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Ohio Trial Magazine Article by Gerald S. Leeseberg – Changes To Civil Rule 10 Which Affect Medical Malpractice Cases

By Gerald S. Leeseberg, Columbus Medical Malpractice Lawyer
For Publication in Ohio Trial Magazine

The Supreme Court has recently published for comment proposed changes to Civil Rule 10, governing affidavits of merit in medical claims, as well as some changes to the evidentiary rules pertaining to the qualifications of expert witnesses in medical claims. This discussion will attempt to briefly summarize those changes. By way of explanation, the history of the Rule is important and will be discussed as well. Moreover, it is necessary to understand that the proposed changes to Civil Rule 10 are actually part of a “package” of changes including anticipated statutory changes (outside the authority of the Supreme Court), intended to improve the way in which medical claims are litigated.

The origin of the requirement for an affidavit of merit in Civil Rule 10 arose out of attempts by the Ohio State Medical Association (OSMA) to enact mandatory physician screening panels modeled after the system in place in Indiana. Members of Ohio Association for Justice testified against such legislation, disputing the notion that physician screening panels were a) fair, or b) an expeditious manner of weeding out “frivolous claims.” Experience in Indiana showed that such panels found in favor of physicians in approximately 95% of all cases, added thousands of dollars of expense to each case, and took on average46 months to complete before litigation of the actual case could commence. The Indiana model worked exactly as intended by the medical profession and insurance industry proponents, not to “expeditiously weed out frivolous claims” but instead to interpose an expensive, difficult, and lengthy roadblock to such claims. Fortunately, when informed of such effects, the Ohio legislature saw fit to establish a working group to analyze the proposal and make recommendations. Instead of mandatory physician screening panels, through a process of negotiation the affidavit of merit requirement was enacted in Civil Rule 10. (The Rule has been amended once previously following its enactment, because of shortcomings in the original version.)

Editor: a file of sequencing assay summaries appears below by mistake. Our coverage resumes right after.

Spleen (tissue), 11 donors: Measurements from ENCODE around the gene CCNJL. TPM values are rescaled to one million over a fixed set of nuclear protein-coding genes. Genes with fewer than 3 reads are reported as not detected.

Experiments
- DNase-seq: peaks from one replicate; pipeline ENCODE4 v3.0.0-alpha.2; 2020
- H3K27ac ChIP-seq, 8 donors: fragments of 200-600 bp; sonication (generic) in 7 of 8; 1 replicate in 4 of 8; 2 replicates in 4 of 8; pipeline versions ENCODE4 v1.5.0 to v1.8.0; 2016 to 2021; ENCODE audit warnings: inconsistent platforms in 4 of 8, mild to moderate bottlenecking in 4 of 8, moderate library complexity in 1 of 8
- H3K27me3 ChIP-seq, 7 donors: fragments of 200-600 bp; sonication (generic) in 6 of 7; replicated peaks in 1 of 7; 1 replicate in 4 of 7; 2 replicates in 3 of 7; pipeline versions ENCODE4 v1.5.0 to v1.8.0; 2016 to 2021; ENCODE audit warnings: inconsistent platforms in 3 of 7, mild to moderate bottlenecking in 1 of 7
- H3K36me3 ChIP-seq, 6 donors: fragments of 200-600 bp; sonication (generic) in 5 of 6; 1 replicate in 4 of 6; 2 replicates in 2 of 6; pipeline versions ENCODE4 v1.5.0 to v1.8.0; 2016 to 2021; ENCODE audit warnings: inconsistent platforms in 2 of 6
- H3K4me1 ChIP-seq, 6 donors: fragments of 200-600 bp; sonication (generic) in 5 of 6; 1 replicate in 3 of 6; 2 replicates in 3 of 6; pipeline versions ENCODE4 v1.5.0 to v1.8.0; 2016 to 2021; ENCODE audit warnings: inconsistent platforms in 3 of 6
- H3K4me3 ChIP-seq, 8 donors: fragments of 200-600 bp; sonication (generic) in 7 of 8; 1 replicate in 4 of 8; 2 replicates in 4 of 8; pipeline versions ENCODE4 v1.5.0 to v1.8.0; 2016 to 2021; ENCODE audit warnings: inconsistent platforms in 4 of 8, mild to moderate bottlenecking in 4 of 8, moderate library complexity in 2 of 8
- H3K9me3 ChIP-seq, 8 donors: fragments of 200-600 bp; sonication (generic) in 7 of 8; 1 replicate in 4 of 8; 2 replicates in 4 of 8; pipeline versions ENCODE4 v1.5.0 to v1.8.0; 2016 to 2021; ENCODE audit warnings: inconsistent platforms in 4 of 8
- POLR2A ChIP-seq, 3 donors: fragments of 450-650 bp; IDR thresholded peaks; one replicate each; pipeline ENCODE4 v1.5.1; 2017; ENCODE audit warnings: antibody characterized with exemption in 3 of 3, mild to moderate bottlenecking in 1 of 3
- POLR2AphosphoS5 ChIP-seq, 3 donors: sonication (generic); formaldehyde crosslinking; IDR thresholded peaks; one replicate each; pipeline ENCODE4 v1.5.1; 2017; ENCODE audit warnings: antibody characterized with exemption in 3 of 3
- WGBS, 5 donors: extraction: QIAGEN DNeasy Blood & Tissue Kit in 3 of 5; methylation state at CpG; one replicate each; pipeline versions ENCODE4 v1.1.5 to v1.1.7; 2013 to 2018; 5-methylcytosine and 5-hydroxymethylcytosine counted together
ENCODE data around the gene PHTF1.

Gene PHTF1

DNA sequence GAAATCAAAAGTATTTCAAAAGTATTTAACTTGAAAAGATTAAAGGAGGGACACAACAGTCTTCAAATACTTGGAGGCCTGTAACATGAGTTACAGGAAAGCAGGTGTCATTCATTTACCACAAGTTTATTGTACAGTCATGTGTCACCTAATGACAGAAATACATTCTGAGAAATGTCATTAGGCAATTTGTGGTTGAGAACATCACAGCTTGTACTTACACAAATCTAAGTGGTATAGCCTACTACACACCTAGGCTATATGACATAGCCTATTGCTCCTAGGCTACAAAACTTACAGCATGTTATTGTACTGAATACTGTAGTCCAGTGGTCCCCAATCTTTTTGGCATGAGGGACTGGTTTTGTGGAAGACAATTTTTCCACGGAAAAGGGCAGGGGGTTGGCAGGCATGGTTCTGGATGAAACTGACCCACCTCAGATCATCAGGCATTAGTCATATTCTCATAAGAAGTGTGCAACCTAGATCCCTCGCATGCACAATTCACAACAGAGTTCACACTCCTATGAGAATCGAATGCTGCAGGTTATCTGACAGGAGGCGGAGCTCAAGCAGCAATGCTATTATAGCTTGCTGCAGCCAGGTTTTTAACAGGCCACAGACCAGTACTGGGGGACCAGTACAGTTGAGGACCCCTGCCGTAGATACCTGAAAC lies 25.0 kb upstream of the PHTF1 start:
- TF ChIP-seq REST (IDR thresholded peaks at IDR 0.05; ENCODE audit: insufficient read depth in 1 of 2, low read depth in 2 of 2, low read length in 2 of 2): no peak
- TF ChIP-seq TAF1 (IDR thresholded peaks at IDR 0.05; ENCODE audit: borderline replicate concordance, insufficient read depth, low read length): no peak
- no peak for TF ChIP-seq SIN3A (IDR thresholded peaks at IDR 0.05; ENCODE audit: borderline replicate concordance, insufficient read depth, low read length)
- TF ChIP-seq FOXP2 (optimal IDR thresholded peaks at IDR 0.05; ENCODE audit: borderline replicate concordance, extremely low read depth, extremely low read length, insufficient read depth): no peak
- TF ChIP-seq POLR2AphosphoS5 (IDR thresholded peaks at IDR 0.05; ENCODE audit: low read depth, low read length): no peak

The affidavit of merit provision has since worked well, serving a “gatekeeper function” in Ohio, and is thought to be responsible for a significant decrease in the number of medical claims filed. Nevertheless, some in the medical profession and defense bar felt that the Rule did not impose enough requirements as a precondition to filing a medical claim, and/or was not being applied strictly enough by trial courts. Limited anecdotal evidence was collected demonstrating, at most, isolated instances where complaints had been filed without affidavits, affidavits were defective, and/or considerable leeway was granted by trial courts in complying with the Rule. (Despite the OSMA’s wishes, the Supreme Court has made it very clear that failure to comply with the Rule resulting in a dismissal constituted a dismissal otherwise than upon the merits. See Troyer v. Janis, 132 Ohio St.3d 229, 2012-Ohio-2406 (syllabus) (“[a] dismissal of a complaint for failure to attach the affidavit of merit required by Civ.R. 10(D)(2) is an adjudication otherwise than on the merits and is a dismissal without prejudice by operation of law”). Armed with such limited “evidence”, the OSMA’s lobbyists drafted proposals for more changes to Civil Rule 10, that would have imposed significant burdens on plaintiffs, and created enforcement headaches for trial courts. The OSMA proposal was submitted to the Supreme Court earlier this year for consideration.